Sunday, 24 February 2013

Today I Learned: The Rational Circle

I think that tonight is meant to be the Lantern Festival or whatever. But let's not get distracted - let's talk about:

The Rational Circle.

Huh...I like the sound of that.

It vaguely conjures up the image of a clandestine cult, perhaps akin to the Pythagorean Brotherhood (*), encircling an altar of smooth grey slate; each crimson robed member up-raising a dragon's fang of chalk in fearful exultation, only lowering these totems for the transcription of mystical symbols of power.

In short: a typical group of mathematicians sitting around a blackboard.

For the past year, a couple of friends and I have been going through Deligne's proof of the Weil conjectures - a finite fields version of the Riemann hypothesis. We've done Weil I, and we've gone through parts of Weil II and now (most of us) have Weil-fatigue (okay, sure, it should probably be Deligne-fatigue).

So we're currently looking at four potential new topics, one of which will be selected for this coming year: geometric Langlands, Cobordismy stuff (in particular, Madsen Weiss), (Homological) Mirror Symmetry and Topological Recursion (i.e.: Eynard-Orantin invariants and stuff). Oh, and I guess there was a fifth suggestion - we thought about sitting down and proving the Volume Conjecture, but decided that it wasn't exciting enough. =P

And in amidst all the discussion about the merits of each of these topics we started (as you do, assuming that your life is like American television) to reminisce all the good times that we had in the Weil conjecture series. Like that very first session when Norman Do, for whatever reason, gave us a pretty sweet description of the rational points of the unit circle in a passing remark. A description so sweet that we immediately distracted ourselves for a minute or so proving it.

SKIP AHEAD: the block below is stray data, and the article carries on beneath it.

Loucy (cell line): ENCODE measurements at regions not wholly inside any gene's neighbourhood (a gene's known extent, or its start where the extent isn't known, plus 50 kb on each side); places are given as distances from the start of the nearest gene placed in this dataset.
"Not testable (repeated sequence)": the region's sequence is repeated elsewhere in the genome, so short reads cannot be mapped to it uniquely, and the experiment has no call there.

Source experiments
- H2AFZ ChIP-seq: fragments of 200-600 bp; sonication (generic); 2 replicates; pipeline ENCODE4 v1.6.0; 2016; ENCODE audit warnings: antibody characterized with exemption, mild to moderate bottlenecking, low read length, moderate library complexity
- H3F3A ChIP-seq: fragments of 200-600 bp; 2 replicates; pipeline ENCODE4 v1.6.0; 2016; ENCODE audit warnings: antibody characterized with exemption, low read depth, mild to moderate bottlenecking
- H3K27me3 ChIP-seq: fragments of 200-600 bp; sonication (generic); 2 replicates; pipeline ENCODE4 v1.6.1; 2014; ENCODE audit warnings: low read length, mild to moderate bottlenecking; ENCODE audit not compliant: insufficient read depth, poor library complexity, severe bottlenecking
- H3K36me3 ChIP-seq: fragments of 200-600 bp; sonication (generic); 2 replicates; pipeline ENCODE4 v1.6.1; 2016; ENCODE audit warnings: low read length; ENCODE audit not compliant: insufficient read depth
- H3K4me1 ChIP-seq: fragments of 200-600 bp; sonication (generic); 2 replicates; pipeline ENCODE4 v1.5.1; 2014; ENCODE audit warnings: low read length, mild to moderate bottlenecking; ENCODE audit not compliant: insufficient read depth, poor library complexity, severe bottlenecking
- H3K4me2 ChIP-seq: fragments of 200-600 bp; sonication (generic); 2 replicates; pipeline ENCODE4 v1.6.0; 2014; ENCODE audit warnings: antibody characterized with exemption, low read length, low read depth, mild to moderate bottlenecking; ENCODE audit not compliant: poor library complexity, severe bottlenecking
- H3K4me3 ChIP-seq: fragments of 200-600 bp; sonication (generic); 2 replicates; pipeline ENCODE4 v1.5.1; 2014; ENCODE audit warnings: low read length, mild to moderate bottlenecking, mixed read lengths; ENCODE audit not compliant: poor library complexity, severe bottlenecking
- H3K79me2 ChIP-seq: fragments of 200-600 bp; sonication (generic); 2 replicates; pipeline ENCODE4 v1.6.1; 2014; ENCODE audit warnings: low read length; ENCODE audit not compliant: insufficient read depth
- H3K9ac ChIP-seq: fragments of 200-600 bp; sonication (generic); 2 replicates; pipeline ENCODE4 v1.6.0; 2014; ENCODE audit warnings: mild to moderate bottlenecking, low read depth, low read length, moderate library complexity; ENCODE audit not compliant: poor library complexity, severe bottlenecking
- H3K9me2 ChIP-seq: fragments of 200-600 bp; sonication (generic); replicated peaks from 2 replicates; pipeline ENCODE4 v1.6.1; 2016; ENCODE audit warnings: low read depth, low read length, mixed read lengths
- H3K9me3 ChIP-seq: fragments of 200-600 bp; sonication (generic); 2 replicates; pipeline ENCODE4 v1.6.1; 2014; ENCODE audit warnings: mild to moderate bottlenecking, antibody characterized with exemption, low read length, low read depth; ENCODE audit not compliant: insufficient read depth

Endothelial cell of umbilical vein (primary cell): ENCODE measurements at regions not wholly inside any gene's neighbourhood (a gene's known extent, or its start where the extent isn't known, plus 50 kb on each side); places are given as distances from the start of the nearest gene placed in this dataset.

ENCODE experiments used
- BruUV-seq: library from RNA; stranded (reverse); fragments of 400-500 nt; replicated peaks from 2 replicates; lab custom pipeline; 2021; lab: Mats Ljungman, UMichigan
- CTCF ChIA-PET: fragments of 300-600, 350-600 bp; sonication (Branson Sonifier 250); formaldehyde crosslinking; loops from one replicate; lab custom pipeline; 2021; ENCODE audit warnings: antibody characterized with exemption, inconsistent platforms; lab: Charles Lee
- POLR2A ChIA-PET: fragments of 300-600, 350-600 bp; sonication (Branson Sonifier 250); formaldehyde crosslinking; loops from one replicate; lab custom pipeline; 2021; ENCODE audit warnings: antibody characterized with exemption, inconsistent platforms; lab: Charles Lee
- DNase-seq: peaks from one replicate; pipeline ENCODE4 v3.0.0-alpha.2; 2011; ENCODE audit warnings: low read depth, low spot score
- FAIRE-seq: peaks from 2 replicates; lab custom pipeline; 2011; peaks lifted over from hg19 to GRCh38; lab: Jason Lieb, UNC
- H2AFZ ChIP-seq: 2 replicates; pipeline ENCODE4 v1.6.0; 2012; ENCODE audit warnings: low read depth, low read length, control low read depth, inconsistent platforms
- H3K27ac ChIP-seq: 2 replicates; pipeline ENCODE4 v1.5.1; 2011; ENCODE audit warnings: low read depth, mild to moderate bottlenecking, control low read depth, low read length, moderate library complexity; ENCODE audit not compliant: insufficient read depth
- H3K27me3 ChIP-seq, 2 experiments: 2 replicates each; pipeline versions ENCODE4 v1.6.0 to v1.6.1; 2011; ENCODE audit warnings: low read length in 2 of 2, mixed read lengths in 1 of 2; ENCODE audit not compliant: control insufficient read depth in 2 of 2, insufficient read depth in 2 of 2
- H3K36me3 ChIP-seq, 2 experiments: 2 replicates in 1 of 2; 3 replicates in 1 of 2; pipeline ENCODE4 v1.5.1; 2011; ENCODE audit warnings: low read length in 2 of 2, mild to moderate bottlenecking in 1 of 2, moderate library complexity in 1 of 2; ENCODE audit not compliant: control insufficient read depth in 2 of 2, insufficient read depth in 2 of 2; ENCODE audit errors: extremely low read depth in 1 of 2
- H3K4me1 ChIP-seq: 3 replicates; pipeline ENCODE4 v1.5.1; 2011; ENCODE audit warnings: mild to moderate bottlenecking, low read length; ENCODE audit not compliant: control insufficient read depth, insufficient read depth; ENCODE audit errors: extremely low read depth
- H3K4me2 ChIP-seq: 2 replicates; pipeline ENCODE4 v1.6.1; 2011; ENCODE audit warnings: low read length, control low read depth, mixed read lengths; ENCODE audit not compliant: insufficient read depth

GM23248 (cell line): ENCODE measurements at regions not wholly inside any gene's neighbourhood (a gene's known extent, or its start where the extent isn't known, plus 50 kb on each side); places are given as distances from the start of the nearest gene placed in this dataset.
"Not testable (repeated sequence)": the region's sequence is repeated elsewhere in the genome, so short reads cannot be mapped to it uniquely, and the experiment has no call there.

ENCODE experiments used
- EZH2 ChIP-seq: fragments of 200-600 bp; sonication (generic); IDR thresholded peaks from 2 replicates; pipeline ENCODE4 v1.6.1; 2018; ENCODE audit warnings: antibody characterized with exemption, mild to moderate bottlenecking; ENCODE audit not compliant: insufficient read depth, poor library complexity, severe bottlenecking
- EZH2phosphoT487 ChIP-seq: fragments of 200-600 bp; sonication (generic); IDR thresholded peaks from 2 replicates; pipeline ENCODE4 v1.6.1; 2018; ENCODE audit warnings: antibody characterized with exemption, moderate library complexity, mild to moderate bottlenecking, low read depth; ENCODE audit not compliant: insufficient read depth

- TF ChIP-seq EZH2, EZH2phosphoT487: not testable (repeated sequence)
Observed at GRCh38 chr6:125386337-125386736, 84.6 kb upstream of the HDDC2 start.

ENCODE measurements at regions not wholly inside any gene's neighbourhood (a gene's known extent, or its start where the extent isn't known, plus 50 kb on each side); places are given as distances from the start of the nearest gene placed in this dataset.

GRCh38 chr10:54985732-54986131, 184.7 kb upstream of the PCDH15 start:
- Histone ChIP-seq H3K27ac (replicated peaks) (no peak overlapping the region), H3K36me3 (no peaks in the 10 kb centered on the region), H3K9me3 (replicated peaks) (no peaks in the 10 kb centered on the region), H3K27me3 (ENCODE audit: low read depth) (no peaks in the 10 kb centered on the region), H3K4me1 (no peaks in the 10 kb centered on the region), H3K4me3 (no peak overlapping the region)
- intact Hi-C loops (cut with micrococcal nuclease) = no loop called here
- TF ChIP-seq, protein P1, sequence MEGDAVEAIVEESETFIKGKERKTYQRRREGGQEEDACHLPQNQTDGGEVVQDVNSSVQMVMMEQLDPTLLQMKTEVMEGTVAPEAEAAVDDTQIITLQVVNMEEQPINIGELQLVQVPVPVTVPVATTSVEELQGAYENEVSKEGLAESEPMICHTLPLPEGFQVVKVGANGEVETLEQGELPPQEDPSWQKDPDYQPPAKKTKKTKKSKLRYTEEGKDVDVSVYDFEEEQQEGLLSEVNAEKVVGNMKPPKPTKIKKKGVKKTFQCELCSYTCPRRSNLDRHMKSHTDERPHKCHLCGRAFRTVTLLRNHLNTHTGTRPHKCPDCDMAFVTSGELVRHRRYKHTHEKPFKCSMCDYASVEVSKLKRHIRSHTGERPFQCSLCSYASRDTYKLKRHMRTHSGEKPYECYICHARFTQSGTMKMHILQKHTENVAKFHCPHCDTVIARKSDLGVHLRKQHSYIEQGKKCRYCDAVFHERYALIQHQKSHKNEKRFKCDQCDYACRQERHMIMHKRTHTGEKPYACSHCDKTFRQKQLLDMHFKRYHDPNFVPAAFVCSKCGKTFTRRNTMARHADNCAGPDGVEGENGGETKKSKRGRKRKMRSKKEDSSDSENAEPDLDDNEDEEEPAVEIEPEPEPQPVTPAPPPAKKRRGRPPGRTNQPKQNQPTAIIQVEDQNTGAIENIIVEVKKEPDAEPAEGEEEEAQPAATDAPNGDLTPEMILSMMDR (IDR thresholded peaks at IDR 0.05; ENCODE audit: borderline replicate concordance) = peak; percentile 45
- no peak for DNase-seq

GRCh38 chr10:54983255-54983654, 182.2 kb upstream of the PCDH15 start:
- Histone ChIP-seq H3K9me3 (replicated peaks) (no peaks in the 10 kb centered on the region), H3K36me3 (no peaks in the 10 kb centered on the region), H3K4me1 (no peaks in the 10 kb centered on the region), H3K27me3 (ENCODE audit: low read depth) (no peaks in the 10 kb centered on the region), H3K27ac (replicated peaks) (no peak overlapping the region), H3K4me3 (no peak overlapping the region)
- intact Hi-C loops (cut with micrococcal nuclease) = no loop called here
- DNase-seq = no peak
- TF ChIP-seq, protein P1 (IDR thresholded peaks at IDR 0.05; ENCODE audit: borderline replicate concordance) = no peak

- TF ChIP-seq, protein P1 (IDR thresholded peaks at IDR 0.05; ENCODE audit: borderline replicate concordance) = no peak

Claim: the rational points on the unit circle \(\mathbb{S}^1\), i.e. the coordinates are fractions (of integers), may all be written in the form:\begin{align}(\frac{u^2-v^2}{u^2+v^2},\frac{2uv}{u^2+v^2}),\,u,v\in\mathbb{Z}.\end{align}

In fact, we can easily see that any point of such a form is a rational circle point, unless if both \(u\) and \(v\) are zero. But I didn't really wanna type all that in the claim because MathJax makes words that you type in mathmode look funny.

Whatevs man, let's just prove this jazz.

To begin with, by the unit circle \(\mathbb{S}^1\), I mean the set:\begin{align}\mathbb{S}^1:=\{(x,y)\in\mathbb{R}^2\,:\,x^2+y^2=1\}.\end{align}
Now, consider the following map from \(\mathbb{S}^1\) to the real projective line \(\mathbb{R}\mathrm{P}^1\) given by:\begin{align}\psi:\mathbb{S}^1\rightarrow\mathbb{R}\mathrm{P}^1,\,(x,y)\mapsto[y:1-x].\end{align}
Heeeey, whaddya know - this is precisely the stereographic projection map of \(\mathbb{S}^1\) from \((1,0)\) onto the \(y\)-axis (plus an extra point at \(\infty\) for the projection of \((1,0)\) itself). So \(\psi\) is totally a bijection.